and what some see as the insertion of selfish transposons in the genome of a peppered moth benefits the population as a whole. Look at the bigger picture. Equivalent processes at many levels.

    For every transposon ‘domesticated’ I could show you a few hundred that cause damage. Like mutation, transposition is a percentage game.

    Yes and all life processes from development to evolution is about maintaining dynamic balance between constructive and destructive forces. Either of these forces can be detrimental to the next higher level. So the crux of matter is not whether genomic changes are damaging or beneficial, it is whether or not the living entity can cope with the change and live on regardless.

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  15. Allan Miller:

    CharlieM:A close look at what has been discovered so far about what is involved from meiosis to fertilisation reveals intricate networks of coordinated activity. And that’s from what we do know, and it is just one narrow aspect of life. Everywhere we look it’s the same story.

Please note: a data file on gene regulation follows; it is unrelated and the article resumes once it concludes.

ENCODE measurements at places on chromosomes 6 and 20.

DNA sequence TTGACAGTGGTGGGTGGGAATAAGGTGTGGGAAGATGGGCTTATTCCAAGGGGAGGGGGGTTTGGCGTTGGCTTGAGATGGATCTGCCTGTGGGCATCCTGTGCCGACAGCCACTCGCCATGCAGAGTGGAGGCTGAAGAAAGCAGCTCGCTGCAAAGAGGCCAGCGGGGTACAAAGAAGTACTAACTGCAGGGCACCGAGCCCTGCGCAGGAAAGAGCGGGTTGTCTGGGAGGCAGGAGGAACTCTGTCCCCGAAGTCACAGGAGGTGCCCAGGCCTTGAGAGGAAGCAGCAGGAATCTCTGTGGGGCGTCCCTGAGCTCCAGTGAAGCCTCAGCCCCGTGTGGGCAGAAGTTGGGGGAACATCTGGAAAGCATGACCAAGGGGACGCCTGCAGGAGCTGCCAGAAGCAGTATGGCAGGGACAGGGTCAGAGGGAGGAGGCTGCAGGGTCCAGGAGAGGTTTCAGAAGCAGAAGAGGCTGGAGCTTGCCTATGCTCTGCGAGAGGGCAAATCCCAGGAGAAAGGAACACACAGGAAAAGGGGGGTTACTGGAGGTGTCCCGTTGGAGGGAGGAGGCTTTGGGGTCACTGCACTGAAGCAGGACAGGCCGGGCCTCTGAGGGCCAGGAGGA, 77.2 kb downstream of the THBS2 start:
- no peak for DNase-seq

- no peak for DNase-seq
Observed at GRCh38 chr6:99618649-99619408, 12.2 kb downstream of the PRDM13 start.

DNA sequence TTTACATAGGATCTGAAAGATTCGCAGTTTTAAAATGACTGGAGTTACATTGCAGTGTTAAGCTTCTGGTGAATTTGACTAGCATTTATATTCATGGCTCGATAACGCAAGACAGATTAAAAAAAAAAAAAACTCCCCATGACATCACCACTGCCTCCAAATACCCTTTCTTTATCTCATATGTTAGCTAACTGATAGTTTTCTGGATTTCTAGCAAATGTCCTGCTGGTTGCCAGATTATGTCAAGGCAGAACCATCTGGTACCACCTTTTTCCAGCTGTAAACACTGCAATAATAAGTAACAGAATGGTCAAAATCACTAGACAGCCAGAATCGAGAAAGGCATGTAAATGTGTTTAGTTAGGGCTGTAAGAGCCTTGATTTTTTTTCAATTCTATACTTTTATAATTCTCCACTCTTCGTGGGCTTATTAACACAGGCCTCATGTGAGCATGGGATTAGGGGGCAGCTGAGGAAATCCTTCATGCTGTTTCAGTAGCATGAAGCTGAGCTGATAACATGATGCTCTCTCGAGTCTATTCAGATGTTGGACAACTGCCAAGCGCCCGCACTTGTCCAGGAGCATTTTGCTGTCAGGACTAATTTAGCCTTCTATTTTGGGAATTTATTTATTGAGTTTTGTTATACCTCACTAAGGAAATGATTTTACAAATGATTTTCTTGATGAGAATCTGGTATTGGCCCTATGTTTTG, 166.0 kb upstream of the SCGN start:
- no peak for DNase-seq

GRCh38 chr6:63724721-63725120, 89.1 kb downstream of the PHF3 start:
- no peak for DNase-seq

So how did it get like that, mechanistically? No intellectual curiosity in that regard?

    Will this is where our thinking about this really diverges. Our prior beliefs pull our thoughts in opposite directions and we end up poles apart.

    My thinking on this involves the etheric. IMO the etheric can be thought of as energy, very complex dynamically structured energy. Material substance is a condensation of this energy. Goethe’s idea of the archetype is just the etheric given another name. Individual plants come into existence through the interplay of the etheric with the physical which we see as a series of contractions and expansions of form.

    It is the same with every case of gamete formation. Chromatin condenses to form chromosomes. These come together and line up as polypeptides converge to form the spindle and the spindle fibres. This process is repeated later in the meiotic process. Through multiple expansions and contractions gametes are produced. These have a condensed physical form and a very active expanded etheric form. A dead cell will lose its membrane and its contents will be scattered wide. It will lose its form because it has lost its active etheric field of energy.